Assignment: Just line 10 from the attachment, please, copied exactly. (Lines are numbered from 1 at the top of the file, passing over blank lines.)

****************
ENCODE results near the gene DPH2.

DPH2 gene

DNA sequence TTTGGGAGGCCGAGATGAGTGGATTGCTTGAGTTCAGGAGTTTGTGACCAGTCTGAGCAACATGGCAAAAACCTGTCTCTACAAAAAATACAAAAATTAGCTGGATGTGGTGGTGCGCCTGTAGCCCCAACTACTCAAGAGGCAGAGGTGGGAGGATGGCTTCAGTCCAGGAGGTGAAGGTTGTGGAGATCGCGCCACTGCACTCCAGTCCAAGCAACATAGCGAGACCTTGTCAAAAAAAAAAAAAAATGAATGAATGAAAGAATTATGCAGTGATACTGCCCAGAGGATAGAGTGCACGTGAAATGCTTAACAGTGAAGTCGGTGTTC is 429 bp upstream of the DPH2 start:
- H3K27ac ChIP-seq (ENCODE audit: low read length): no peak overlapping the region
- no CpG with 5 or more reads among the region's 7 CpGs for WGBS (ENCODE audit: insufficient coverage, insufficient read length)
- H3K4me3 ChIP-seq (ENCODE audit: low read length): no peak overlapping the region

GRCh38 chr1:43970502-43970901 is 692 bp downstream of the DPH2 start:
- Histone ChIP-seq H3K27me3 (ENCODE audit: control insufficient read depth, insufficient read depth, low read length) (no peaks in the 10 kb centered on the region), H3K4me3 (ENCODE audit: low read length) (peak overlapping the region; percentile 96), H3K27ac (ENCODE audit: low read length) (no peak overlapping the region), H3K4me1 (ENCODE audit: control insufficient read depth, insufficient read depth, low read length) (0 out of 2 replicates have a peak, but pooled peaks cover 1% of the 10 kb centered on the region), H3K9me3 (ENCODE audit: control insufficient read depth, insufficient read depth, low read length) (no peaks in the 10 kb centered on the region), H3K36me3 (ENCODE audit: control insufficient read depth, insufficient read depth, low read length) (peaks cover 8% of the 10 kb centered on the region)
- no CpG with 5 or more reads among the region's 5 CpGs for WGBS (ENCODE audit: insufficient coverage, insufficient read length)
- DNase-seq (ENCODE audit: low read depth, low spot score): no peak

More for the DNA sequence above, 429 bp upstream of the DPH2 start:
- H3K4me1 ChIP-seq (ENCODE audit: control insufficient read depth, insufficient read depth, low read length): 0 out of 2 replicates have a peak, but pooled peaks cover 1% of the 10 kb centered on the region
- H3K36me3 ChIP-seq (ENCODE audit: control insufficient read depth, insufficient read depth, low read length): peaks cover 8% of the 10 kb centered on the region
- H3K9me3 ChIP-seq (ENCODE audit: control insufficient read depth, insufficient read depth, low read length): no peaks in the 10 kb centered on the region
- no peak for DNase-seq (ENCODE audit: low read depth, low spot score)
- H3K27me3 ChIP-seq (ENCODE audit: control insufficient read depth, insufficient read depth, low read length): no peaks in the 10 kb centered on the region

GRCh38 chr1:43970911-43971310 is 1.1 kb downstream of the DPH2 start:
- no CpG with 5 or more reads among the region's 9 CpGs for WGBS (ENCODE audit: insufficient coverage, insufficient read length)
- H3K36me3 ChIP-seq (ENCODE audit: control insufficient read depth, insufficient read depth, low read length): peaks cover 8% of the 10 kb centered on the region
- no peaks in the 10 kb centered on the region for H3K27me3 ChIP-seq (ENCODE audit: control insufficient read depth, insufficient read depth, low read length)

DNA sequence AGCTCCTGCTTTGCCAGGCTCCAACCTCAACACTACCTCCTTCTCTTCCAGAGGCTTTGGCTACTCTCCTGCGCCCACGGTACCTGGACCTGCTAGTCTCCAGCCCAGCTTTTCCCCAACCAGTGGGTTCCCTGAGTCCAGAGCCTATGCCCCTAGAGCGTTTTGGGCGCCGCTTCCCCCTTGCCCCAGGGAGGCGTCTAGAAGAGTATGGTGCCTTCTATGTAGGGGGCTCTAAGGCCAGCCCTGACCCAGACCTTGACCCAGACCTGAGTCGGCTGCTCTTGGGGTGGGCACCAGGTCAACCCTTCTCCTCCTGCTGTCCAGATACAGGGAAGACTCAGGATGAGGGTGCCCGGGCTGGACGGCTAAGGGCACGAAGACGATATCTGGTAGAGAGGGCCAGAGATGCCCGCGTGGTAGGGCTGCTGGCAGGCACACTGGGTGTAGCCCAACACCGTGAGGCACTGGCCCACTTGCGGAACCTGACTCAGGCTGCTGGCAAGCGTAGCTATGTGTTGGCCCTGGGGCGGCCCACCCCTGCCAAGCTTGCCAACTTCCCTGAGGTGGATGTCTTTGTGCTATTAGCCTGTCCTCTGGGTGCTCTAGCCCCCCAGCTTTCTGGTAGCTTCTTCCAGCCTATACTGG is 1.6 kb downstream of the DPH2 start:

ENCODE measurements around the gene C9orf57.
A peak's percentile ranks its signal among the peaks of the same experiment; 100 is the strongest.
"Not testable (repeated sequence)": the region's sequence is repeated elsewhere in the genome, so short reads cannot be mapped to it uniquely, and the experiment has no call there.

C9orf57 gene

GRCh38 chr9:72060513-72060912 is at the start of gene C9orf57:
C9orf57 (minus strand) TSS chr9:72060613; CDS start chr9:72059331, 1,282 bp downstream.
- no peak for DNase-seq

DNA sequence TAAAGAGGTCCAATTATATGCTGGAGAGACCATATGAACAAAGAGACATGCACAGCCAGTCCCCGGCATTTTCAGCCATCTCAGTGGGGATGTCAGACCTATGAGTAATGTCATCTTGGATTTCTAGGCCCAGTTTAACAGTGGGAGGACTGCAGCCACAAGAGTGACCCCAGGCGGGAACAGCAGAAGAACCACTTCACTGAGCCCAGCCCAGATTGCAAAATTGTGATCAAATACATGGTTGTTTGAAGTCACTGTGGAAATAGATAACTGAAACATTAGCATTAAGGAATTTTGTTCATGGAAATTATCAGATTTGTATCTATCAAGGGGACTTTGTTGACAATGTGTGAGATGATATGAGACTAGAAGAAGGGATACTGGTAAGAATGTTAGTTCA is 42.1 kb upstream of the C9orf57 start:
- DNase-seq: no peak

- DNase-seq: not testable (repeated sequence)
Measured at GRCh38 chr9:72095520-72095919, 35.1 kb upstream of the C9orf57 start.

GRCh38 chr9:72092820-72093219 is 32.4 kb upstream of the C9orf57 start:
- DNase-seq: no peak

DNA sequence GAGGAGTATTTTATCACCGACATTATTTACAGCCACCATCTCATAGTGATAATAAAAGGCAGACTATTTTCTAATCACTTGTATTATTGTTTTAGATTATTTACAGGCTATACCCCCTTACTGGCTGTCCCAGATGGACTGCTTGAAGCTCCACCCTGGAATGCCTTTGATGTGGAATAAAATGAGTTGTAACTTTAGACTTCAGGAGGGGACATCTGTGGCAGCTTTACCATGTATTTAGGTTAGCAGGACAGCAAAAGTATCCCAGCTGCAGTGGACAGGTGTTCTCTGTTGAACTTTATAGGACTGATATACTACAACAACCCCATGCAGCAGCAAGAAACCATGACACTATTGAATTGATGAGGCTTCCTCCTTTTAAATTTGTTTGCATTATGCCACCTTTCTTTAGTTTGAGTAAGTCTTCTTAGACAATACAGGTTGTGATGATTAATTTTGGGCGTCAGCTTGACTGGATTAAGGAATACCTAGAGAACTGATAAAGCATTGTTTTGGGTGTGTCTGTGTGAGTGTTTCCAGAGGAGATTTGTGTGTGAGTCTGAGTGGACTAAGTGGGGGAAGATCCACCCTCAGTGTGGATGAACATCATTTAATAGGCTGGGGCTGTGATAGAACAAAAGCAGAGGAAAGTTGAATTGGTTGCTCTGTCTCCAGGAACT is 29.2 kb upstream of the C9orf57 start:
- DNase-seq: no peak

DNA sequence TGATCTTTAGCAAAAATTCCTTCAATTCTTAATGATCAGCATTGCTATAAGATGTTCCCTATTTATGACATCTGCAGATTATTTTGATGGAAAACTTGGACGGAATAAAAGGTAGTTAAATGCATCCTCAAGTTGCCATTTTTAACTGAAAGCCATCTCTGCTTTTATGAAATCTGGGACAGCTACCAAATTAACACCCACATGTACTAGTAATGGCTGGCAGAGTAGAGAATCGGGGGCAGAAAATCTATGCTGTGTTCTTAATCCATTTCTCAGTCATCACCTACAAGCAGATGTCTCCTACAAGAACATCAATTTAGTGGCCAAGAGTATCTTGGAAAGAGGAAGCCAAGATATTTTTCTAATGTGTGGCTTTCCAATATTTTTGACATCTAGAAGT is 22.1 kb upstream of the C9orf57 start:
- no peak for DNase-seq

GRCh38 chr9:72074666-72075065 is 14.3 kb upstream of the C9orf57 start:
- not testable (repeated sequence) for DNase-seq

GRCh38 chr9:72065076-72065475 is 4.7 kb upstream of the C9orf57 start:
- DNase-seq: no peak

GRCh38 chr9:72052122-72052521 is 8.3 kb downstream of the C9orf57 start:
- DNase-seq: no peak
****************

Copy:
- DNase-seq (ENCODE audit: low read depth, low spot score): no peak